“Regional reports for eastern Siberia indicate that the forest fire season started earlier than average, and for some regions ended later, resulting in long-term damage to local ecosystems,” the report said.

“The region north of the Arctic circle saw the most active wildfire season in an 18-year data record, as estimated in terms of fire radiative power and CO2 emissions released from fires.”

Greenhouse gases rise despite pandemic lockdowns

Although there was some speculation in the first part of the year that the pandemic-related economic slowdown might lower CO2 emissions, the report says that has turned out not to be the case.

“Despite the COVID-19 lockdown, atmospheric concentrations of greenhouse gases continued to rise, committing the planet to further warming for many generations to come because of the long lifetime of CO2 in the atmosphere,” says the report.

Taalas said the recent data shows the importance of the world community’s sticking to their Paris climate accord commitments, to keep global temperature increase to less than 2 C above pre-industrial levels.

“The average global temperature in 2020 is set to be about 1.2 °C above the pre-industrial (1850-1900) level,” Taalas said. “There is at least a one in five chance of it temporarily exceeding 1.5 °C by 2024.

“This year is the fifth anniversary of the Paris Agreement on Climate Change. We welcome all the recent commitments by governments to reduce greenhouse gas emissions because we are currently not on track and more efforts are needed.”

Final report out next year

The provisional report looked at data from the first ten months of 2020. It’s based on information from experts and international organizations.

The final 2020 report will be published in March 2021.

Write to Eilis Quinn at eilis.quinn(at)cbc.ca

Related stories around the North:

Canada: Climate change creating vast new glacial lakes, with risk of ‘gargantuan’ floods, researcher says, The Canadian Press

Greenland: Rise in sea level from ice melt in Greenland and Antarctica match worst-case scenario: study, CBC News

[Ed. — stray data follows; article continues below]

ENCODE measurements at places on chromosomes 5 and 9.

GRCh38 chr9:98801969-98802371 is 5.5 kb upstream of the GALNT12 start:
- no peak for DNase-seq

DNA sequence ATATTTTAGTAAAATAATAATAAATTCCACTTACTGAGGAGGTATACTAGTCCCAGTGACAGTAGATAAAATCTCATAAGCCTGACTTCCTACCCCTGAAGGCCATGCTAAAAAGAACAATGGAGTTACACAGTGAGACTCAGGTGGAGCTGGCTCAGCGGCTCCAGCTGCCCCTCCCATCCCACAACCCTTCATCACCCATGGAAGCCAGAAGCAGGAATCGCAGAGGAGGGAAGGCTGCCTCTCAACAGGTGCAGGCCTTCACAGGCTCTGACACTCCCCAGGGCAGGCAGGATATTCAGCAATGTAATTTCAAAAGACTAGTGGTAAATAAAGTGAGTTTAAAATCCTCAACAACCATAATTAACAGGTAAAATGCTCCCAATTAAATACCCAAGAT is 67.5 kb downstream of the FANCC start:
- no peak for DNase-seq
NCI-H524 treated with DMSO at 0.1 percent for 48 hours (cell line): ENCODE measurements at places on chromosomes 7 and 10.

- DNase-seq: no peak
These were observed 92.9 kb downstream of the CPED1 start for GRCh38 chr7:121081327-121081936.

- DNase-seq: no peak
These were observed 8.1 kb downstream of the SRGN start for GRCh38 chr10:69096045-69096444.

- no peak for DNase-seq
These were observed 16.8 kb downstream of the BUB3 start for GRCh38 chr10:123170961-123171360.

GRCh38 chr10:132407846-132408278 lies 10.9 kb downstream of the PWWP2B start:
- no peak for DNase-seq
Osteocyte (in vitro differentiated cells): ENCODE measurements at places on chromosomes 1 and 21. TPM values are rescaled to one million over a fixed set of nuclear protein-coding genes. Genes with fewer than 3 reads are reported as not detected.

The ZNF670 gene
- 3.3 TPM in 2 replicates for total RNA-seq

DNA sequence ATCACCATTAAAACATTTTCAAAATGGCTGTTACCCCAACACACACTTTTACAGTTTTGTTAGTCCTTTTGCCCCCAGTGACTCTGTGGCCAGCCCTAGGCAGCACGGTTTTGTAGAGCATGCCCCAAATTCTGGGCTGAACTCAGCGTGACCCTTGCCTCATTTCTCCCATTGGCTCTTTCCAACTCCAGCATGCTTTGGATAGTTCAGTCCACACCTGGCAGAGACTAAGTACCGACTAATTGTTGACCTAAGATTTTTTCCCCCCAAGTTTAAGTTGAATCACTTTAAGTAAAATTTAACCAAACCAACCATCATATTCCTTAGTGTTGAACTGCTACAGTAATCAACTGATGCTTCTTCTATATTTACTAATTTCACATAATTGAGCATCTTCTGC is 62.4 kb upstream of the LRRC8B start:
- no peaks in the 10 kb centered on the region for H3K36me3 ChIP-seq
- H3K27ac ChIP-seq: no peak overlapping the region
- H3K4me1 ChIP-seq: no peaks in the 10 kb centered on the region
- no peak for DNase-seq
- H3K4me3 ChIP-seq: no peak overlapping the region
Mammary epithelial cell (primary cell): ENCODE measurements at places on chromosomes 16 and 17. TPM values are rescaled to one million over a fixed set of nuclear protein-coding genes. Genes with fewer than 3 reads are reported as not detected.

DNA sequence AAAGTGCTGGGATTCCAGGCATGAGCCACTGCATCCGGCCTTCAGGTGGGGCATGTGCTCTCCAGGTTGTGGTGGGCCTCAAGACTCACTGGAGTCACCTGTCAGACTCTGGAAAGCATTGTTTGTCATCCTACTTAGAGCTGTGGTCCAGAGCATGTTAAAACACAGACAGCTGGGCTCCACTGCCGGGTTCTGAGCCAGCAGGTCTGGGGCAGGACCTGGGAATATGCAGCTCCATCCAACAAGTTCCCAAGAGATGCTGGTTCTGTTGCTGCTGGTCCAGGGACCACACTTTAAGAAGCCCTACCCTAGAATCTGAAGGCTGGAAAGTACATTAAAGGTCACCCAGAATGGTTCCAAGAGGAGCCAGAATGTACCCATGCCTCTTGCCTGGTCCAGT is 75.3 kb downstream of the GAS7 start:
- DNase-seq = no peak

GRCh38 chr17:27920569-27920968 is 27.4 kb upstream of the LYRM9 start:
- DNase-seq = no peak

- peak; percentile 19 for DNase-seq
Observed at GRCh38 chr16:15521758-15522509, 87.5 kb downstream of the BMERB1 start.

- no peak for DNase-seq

Russia: Northern climate change will cost country €99 billion says Russia’s Minister of the Arctic, Eye on the Arctic

Sweden:  Reducing emissions could create up to 3,000 new jobs in Arctic Sweden says mining group, Eye on the Arctic

United States: Indigenous wildfire knowledge to be key part of new Arctic Council project, Eye on the Arctic

Eilís Quinn, Eye on the Arctic

Eilís Quinn is an award-winning journalist and manages Radio Canada International’s Eye on the Arctic news cooperation project. Eilís has reported from the Arctic regions of all eight circumpolar countries and has produced numerous documentary and multimedia series about climate change and the issues facing Indigenous peoples in the North.

Her investigative report "Death in the Arctic: A community grieves, a father fights for change," about the murder of Robert Adams, a 19-year-old Inuk man from Arctic Quebec, received the silver medal for “Best Investigative Article or Series” at the 2019 Canadian Online Publishing Awards. The project also received an honourable mention for excellence in reporting on trauma at the 2019 Dart Awards in New York City.

Her report “The Arctic Railway: Building a future or destroying a culture?” on the impact a multi-billion euro infrastructure project would have on Indigenous communities in Arctic Europe was a finalist at the 2019 Canadian Association of Journalists award in the online investigative category.

Her multimedia project on the health challenges in the Canadian Arctic, "Bridging the Divide," was a finalist at the 2012 Webby Awards.

Her work on climate change in the Arctic has also been featured on the TV science program Découverte, as well as Le Téléjournal, the French-Language CBC’s flagship news cast.

Eilís has worked for media organizations in Canada and the United States and as a TV host for the Discovery/BBC Worldwide series "Best in China."